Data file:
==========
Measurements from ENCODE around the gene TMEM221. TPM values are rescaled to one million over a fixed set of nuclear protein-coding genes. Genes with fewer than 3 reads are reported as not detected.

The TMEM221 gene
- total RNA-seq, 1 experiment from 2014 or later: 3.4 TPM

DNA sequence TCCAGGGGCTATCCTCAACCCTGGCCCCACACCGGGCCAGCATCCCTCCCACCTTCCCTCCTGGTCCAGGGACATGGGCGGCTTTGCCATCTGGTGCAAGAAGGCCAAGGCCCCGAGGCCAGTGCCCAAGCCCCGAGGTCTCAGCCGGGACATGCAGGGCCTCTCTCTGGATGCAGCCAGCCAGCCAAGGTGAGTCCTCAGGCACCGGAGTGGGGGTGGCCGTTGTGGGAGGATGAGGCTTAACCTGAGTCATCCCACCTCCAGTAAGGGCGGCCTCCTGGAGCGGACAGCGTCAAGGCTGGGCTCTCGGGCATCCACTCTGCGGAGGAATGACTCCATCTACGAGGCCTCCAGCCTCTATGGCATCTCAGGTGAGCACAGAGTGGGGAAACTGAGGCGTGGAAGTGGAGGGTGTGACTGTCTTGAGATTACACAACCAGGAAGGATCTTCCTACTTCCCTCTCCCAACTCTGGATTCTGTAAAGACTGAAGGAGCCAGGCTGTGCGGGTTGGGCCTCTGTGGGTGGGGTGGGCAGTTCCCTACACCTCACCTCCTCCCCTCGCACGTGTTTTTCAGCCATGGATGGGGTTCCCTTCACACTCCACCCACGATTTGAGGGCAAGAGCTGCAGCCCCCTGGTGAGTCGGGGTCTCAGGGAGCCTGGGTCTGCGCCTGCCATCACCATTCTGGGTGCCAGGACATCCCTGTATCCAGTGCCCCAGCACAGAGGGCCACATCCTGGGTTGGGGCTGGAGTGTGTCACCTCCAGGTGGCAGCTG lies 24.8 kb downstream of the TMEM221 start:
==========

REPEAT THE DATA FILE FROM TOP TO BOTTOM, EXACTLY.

Measurements from ENCODE around the gene TMEM221. TPM values are rescaled to one million over a fixed set of nuclear protein-coding genes. Genes with fewer than 3 reads are reported as not detected.

The TMEM221 gene
- total RNA-seq, 1 experiment from 2014 or later: 3.4 TPM

DNA sequence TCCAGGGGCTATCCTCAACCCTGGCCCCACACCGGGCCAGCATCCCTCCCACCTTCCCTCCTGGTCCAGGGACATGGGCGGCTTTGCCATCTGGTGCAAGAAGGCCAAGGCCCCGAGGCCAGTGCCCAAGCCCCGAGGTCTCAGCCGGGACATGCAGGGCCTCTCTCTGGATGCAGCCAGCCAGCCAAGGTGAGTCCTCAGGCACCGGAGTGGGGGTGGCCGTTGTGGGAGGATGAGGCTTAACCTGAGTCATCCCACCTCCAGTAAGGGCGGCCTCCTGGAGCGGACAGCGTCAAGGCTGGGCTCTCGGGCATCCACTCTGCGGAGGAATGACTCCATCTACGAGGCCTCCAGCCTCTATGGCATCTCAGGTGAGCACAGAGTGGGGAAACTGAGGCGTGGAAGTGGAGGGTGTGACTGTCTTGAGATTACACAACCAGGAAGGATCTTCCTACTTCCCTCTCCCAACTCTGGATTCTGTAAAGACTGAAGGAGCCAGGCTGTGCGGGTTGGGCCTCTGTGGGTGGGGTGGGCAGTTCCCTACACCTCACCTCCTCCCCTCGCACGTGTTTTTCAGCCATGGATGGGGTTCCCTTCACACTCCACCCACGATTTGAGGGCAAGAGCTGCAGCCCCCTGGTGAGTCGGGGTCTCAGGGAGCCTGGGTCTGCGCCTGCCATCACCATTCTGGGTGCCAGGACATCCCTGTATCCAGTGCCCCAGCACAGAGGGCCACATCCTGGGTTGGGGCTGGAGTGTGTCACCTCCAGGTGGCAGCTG lies 24.8 kb downstream of the TMEM221 start: